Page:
By Sue Moore
Karen Hammond likes to call her Timber Framers Guild builders, “lumberjacks” whenever she calls her next victim to supply food for an anticipated crew of over 60 men and women who will be constructing the community pavilion in September.
To a person or business, she has gotten a positive response to potentially making over 2100 meals in the ten-day span that volunteer workers will be on the site at the Vicksburg Historic Village from September 12 to 22. People will be coming from all over the U.S. to learn or upgrade their skills at building in the old-fashioned mortise and tenon joinery that built barns and buildings for centuries. There are even some local residents who have volunteered to be part of the crew.
The logistics of three meals/snack/ fruit a day, for ten days are staggering if you have never done this before, but Hammond didn’t blink when asked to take on the responsibility.
She has said so many times to the committee that is working with her, the amazement she feels by the outpouring of help from whomever she has approached to bake, cook or supply food for the multitudes. There are also five vegetarians to be considered in the preparations, she indicated.
Her job was made easier in the beginning because Pastor David Downs of the Chapman Memorial Nazarene Church stepped up to offer their church as a meal site and allow the crew to use their showers. Pastor Ed Schmidt of Lakeland Reformed Church did likewise, as soon as he heard about the need.
They too have showers and together will prepare five meals between the two churches for the “lumberjacks”. Nancy MacKenzie and Carol Meyer-Niedzwiecki are planning a neighborhood potluck dinner at Sunset Lake beach, and Evie Hall of Home Again Consignments volunteered early on to do a potluck at the Community Center where food would be supplied by many of her active customers.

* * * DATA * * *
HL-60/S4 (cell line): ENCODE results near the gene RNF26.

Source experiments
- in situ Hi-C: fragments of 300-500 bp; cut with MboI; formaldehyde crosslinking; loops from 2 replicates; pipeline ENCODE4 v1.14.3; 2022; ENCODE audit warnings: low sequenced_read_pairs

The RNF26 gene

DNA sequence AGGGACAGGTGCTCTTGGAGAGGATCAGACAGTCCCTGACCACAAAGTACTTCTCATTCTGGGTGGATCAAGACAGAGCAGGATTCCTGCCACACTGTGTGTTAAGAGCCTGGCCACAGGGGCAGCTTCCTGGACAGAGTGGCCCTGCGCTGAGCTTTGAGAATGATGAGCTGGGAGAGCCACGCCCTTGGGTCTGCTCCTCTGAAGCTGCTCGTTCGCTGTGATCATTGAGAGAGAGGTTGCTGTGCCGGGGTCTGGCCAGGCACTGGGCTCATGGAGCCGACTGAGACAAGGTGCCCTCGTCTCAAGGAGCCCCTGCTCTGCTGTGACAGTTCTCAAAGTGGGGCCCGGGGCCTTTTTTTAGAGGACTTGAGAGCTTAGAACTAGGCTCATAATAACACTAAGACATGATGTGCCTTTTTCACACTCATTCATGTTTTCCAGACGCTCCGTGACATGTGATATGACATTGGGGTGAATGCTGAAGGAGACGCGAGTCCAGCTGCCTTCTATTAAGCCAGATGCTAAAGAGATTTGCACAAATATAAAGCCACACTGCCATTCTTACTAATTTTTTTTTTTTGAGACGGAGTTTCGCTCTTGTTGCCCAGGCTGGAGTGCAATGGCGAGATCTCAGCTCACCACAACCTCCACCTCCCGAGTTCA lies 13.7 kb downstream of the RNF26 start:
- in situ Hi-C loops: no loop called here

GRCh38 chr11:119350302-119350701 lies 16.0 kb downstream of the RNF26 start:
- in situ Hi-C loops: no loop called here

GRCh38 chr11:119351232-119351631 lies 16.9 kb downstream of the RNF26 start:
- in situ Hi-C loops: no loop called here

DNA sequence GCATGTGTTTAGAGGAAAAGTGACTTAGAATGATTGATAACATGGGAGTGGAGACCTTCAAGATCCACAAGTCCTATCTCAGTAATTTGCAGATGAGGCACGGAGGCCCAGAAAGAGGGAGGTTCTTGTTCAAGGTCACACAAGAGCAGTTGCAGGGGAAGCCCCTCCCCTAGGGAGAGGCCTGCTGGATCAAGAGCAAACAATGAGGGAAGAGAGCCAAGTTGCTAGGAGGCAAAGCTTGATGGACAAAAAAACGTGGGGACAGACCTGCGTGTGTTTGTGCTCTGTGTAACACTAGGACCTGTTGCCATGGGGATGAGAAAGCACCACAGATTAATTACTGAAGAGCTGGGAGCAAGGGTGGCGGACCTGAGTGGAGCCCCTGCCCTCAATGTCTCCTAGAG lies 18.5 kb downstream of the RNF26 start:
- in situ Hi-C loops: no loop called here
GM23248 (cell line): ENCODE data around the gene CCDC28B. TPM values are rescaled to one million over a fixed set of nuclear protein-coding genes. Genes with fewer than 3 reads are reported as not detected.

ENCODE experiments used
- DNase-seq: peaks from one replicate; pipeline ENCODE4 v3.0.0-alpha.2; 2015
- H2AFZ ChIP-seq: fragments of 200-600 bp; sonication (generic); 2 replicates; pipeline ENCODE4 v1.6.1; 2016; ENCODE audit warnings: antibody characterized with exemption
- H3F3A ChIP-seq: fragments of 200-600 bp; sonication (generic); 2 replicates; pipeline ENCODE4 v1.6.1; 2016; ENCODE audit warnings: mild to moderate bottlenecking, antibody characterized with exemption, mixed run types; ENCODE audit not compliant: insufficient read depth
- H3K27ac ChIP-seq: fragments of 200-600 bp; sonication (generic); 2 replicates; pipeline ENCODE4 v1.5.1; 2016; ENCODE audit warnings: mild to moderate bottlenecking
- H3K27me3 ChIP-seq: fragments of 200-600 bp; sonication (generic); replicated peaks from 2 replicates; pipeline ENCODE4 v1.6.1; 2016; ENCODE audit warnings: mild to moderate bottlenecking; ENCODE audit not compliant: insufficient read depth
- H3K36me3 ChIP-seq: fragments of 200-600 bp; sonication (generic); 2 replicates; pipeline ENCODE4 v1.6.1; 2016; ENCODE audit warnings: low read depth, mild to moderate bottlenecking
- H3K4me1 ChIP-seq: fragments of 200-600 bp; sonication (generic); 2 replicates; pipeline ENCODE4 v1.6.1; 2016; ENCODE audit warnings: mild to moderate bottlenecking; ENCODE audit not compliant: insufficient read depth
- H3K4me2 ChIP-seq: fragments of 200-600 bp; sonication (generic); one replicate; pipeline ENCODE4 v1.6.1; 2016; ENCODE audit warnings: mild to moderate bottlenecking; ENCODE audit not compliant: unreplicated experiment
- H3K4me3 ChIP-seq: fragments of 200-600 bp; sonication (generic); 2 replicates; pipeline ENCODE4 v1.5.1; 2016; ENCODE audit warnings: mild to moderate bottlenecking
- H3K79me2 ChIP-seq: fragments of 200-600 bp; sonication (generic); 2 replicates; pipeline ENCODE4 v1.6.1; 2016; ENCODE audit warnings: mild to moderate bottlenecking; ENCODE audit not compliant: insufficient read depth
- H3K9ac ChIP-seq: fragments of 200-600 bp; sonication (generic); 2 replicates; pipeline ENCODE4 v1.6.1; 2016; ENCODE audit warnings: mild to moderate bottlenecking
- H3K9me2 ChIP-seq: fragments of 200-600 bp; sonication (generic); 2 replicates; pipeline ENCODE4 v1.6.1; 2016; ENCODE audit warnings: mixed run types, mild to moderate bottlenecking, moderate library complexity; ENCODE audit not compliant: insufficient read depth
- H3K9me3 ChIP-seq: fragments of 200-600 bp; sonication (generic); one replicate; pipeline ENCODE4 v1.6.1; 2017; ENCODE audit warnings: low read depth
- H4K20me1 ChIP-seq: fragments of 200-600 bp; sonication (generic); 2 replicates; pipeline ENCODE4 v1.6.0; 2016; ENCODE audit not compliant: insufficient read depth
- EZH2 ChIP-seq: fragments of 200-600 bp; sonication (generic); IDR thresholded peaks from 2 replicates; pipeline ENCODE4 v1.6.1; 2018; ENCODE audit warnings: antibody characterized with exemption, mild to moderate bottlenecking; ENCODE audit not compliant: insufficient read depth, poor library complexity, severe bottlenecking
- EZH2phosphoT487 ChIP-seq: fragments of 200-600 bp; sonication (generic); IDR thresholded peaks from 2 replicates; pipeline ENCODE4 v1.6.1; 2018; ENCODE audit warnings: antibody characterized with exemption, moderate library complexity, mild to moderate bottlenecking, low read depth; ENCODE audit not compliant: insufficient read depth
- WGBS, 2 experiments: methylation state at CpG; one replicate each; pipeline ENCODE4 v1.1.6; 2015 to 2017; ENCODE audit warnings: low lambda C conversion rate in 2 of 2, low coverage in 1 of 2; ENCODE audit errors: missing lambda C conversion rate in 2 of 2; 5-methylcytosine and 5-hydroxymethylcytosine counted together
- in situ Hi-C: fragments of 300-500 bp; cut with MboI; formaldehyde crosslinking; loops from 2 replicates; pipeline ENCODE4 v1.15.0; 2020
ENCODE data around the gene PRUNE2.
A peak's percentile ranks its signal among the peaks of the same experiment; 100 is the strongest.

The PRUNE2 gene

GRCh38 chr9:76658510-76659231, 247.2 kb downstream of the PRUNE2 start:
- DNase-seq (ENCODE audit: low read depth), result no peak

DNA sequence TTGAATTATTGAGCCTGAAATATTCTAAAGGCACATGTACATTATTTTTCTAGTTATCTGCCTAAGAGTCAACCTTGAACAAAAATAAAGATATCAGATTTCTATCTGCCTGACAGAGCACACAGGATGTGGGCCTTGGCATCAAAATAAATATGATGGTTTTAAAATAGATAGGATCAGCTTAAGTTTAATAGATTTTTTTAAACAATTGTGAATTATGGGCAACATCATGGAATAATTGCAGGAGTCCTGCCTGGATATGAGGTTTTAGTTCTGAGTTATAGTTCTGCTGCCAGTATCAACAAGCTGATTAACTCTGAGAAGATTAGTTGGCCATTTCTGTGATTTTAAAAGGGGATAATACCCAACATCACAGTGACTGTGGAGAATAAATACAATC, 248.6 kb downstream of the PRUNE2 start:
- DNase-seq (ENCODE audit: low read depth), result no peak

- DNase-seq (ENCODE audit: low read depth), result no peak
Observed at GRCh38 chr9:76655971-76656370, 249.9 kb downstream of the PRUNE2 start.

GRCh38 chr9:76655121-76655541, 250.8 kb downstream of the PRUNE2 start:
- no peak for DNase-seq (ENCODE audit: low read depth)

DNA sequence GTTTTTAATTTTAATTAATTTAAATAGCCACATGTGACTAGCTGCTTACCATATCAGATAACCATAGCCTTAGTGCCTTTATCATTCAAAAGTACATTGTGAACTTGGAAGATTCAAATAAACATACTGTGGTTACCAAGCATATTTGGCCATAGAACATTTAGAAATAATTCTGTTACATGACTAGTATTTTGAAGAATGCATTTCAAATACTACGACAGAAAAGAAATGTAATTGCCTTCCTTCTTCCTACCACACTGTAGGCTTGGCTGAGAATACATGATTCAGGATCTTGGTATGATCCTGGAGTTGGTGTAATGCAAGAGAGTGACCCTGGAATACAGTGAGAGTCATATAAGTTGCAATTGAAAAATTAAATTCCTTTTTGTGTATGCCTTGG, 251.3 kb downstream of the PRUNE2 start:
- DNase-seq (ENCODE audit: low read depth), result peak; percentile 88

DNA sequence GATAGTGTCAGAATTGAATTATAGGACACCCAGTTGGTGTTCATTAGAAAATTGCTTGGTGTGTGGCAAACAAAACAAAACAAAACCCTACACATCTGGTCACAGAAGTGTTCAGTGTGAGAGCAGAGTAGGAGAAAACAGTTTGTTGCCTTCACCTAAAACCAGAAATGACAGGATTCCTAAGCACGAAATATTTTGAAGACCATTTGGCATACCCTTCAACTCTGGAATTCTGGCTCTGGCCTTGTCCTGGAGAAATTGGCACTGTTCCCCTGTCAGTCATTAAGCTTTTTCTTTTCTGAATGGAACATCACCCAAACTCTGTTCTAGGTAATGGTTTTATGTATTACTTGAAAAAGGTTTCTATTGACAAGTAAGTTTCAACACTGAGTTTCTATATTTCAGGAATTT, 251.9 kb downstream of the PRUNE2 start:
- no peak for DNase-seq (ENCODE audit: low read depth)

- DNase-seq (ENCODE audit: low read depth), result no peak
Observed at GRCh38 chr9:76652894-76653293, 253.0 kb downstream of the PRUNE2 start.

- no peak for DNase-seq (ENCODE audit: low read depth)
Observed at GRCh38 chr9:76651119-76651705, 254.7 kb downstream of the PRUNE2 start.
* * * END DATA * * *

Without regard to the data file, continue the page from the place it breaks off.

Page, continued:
In addition, aside from the needed three meals a day is a daily snack. Hammond has contacted Vicksburg’s finest bakers who have volunteered to make some of their special cookies and cakes to serve as the daily snack for the Timber Framers. It will take at least 13 to 14 dozen cookies to feed the crew each day.
Tina and Larry Forsyth have offered lodging and showers for the five women who will be working as crew members. It is unclear whether they will be camping on site with the men or accepting the Forsyths’ kind offer. Whichever way, it will be tent city on the grounds of the Historic Village.
To help defray expenses, the Historical Society has been selling pegs to the public that will go into the construction of the building. They will be available for purchase on site as well as the t-shirts that have been designed for the builders, to set them apart and provide a memento of their volunteer time.
Spectators are welcome to come by and watch the progress each day and possibly learn something about this age old practice of building. Those who might wish to offer their baking expertise could contact Hammond at 269-270-1522 or firstname.lastname@example.org, as it is not too late to be a part of this monumental undertaking she said. Following is a spread sheet of the groups who have stepped up to feed the hungry crew. Karen Hammond.